USADSF Spotlight with Noah - Dr. Donalda Ammons Interview


Noah:  Hello! Welcome to USADSF Spotlight with Noah.  I am Noah Valencia.  Today we have a very special guest, Dr. Donalda Ammons here for an interview.  She has been involved with so many organizations, on a national and international level.  She has been involved in USA Deaf Sports for over 30 years! She also served for ICSD (International Committee of Sports for the Deaf), was its President until her retirement in 2009.  We are so honored to interview her today.

Noah:   Let’s start with you telling us how did you get involved in the International Deaf World of Sports? 

Donalda:  During 1979, I taught Spanish at Gallaudet.  Art Kruger, who, at that time, was the Team Director for USA Deaf Team during World Deaf Games, now called Deaflympics. He was also the President of PanAmerican Deaf Sports.  He had a dilemma that he needed help with Spanish translation to English and vice versa. He asked me if I could help with translations, sure, I was willing. As I was helping with translations. He noticed that I knew a lot about sports to which I replied, yes.  This led him to ask me to become his assistant for the 1981 USA Team to participate in the World Deaf Games in Germany.

Noah: You were the one who made the transition from AAAD (American Athletic Association of the Deaf) to USADSF? Can you tell me more how that transition happened?

Donalda:  As you know I was involved with the USA Team Committee for the World Deaf Games. I learned that the USA Deaf Team was not a member of ICSD. AAAD was affiliated with ICSD but AAAD’s main focus was on only two sports: basketball and softball at that time. This was puzzling because the USA Deaf Team focused on a wide range of sports: swimming; basketball; volleyball; wrestling; tennis, and many more, including winter sports; hockey; skiing, etc..  We continued to bring our USA athletes to Deaflympics, Winter and Summer, not AAAD. The USA Deaf Team was branched under AAAD. My perspective of this whole thing, the procedure, was not right, so I discussed this with the team. We agreed that there should be a change to the USA Deaf Sports Federation, “USA”, not “American” because in PanAmerican, countries are also called American, too. At that time, I was the chair of the USA Deaf Team for the next Deaflympics so I was persuasive for the change and we did it!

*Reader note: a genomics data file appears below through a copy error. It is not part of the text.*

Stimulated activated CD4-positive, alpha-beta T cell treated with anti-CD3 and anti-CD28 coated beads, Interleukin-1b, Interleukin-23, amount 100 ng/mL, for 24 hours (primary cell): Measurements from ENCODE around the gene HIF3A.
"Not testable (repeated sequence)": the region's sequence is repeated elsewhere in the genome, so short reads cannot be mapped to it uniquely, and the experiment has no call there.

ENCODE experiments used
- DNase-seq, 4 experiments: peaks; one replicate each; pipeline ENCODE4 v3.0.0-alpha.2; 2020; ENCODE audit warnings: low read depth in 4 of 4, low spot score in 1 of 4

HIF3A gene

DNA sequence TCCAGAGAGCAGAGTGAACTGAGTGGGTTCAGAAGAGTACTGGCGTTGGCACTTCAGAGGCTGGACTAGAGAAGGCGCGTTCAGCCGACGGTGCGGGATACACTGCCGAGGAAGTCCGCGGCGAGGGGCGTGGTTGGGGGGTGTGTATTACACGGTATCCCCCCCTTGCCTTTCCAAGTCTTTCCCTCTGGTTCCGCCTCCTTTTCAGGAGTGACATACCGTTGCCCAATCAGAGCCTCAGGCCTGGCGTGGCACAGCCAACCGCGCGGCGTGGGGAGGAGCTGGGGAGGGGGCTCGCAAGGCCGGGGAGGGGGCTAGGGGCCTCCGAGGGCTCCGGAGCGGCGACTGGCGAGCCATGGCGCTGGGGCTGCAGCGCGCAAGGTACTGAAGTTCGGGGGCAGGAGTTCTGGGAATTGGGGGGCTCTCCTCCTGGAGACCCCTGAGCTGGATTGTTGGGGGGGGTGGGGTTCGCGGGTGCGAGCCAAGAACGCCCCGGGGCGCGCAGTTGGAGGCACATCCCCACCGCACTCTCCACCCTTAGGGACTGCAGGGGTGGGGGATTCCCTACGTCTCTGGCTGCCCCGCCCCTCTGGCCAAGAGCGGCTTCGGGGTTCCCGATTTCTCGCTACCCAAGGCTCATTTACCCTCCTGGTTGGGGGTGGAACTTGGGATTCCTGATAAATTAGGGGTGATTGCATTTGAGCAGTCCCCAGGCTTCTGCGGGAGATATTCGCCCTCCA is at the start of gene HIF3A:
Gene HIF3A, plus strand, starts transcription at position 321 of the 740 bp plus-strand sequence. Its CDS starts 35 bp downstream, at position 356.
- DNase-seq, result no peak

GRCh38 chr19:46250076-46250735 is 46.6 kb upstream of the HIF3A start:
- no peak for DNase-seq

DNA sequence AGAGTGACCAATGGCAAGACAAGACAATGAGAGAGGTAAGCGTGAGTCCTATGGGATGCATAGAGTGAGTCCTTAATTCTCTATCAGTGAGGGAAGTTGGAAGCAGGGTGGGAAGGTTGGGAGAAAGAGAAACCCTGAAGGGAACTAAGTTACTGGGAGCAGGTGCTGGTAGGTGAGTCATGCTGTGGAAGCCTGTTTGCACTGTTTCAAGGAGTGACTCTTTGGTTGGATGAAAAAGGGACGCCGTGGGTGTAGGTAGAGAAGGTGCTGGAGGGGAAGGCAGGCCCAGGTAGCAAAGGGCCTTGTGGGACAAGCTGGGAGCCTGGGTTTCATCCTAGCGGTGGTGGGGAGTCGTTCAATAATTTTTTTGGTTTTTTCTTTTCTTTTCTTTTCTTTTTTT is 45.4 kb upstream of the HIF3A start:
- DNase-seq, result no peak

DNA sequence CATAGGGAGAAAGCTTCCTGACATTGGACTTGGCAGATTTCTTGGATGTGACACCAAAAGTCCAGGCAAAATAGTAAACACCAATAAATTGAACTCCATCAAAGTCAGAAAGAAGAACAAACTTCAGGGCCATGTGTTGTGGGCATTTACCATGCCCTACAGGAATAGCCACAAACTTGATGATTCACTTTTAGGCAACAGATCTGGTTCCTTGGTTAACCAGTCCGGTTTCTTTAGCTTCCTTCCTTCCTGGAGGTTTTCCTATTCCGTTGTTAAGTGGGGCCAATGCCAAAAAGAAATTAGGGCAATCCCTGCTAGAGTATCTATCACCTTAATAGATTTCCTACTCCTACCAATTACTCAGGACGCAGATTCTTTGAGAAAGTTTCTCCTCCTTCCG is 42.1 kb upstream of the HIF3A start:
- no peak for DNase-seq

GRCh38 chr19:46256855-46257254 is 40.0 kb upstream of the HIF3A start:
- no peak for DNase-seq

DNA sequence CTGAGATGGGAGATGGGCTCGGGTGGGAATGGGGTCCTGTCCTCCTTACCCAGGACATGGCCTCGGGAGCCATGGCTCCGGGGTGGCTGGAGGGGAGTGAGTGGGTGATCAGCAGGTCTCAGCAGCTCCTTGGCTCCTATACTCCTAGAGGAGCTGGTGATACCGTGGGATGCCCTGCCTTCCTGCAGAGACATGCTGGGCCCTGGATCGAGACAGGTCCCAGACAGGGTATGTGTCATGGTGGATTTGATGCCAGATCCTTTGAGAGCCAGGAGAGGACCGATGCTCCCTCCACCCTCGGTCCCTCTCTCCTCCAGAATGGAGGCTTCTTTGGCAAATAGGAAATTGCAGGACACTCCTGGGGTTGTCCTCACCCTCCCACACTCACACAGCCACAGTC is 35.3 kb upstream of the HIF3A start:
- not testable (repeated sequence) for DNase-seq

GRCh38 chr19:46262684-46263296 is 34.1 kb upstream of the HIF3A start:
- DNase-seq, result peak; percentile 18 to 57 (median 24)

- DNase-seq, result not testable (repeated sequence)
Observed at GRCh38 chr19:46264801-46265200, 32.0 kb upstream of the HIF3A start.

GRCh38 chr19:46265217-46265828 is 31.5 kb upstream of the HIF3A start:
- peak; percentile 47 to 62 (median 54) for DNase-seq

Noah:  Wow that was tough! Now, with this transition, what was the biggest challenge you faced?

Donalda:  You are asking me, “If I faced people who strongly opposed the changes, from AAAD to USADSF?”  Oh Yes! I did. Most of the people I worked with were men, very involved in Basketball, some in softball, more passionate for basketball.  Actually basketball was the focus of AAAD, its tournaments. It was a beautiful event with large gatherings but we needed to concentrate on a wider range of deaf sports. I could not do that alone, dealing with so many athletes, that change had to happen. So I had to carefully approach the concept to AAAD but it was immediately rejected.  Of course they were afraid of changes which I could understand. So I decided to plan for a workshop to give during an AAAD tournament. During this meeting, there were so many older men in the audience who were loyal to AAAD for so many many years, eyes on what I was about to present, ready to oppose what I was proposing. I could understand their perspective but I went ahead and patiently explained the reasons for this change. You could see the change in their faces.  At first their heads were shaking as to say no, but eventually you could see that their heads nodded as if in agreement. I emphasized that the USA Deaf Team will broaden the scope of serving more athletes, in different sport disciplines. I let that sink in, they nodded in agreement. That took time, about 4 to 5 years before that happened!

Noah:  When you look back on your fondest memories with both AAAD or USADSF, what was your fondest memory?

Donalda:  My fondest memory of AAAD, USADSF, was seeing the USA Team showing up at Deaflympics, marching during the Open Ceremony.  My most touching moment was at Taipei, during the 2009 Summer Deaflympics, while I was ICSD President, watching our USA Team march down during the Open Ceremony, I was so touched.  The Opening Ceremony was the best, well planned, the best I have ever seen. The Games itself was so well organized, well represented by the Organizing Committee. I was so proud of my contribution and of the USA’s involvement. 

Noah:  Thank you, Donalda, for your time.  We want to thank Donalda Ammons for her time. 

Until then, So Long. 

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